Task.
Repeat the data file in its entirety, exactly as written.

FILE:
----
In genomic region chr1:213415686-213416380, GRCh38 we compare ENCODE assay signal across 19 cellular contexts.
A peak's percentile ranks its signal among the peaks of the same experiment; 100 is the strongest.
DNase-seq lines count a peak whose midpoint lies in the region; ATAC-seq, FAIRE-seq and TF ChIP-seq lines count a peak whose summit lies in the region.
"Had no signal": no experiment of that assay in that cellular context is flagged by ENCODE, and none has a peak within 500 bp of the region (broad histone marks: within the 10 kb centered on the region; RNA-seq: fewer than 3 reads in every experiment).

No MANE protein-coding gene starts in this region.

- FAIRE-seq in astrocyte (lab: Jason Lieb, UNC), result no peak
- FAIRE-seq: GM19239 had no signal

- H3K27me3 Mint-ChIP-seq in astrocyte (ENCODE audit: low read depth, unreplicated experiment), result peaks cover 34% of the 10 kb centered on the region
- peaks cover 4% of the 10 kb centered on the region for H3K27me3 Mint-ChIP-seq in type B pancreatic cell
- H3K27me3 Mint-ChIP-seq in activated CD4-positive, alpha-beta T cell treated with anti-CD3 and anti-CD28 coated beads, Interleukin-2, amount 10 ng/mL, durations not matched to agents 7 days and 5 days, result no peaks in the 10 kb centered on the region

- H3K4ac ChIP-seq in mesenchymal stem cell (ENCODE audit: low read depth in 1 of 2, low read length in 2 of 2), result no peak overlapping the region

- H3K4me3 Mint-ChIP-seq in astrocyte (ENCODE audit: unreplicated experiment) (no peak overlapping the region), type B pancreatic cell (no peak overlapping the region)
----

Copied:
In genomic region chr1:213415686-213416380, GRCh38 we compare ENCODE assay signal across 19 cellular contexts.
A peak's percentile ranks its signal among the peaks of the same experiment; 100 is the strongest.
DNase-seq lines count a peak whose midpoint lies in the region; ATAC-seq, FAIRE-seq and TF ChIP-seq lines count a peak whose summit lies in the region.
"Had no signal": no experiment of that assay in that cellular context is flagged by ENCODE, and none has a peak within 500 bp of the region (broad histone marks: within the 10 kb centered on the region; RNA-seq: fewer than 3 reads in every experiment).

No MANE protein-coding gene starts in this region.

- FAIRE-seq in astrocyte (lab: Jason Lieb, UNC), result no peak
- FAIRE-seq: GM19239 had no signal

- H3K27me3 Mint-ChIP-seq in astrocyte (ENCODE audit: low read depth, unreplicated experiment), result peaks cover 34% of the 10 kb centered on the region
- peaks cover 4% of the 10 kb centered on the region for H3K27me3 Mint-ChIP-seq in type B pancreatic cell
- H3K27me3 Mint-ChIP-seq in activated CD4-positive, alpha-beta T cell treated with anti-CD3 and anti-CD28 coated beads, Interleukin-2, amount 10 ng/mL, durations not matched to agents 7 days and 5 days, result no peaks in the 10 kb centered on the region

- H3K4ac ChIP-seq in mesenchymal stem cell (ENCODE audit: low read depth in 1 of 2, low read length in 2 of 2), result no peak overlapping the region

- H3K4me3 Mint-ChIP-seq in astrocyte (ENCODE audit: unreplicated experiment) (no peak overlapping the region), type B pancreatic cell (no peak overlapping the region)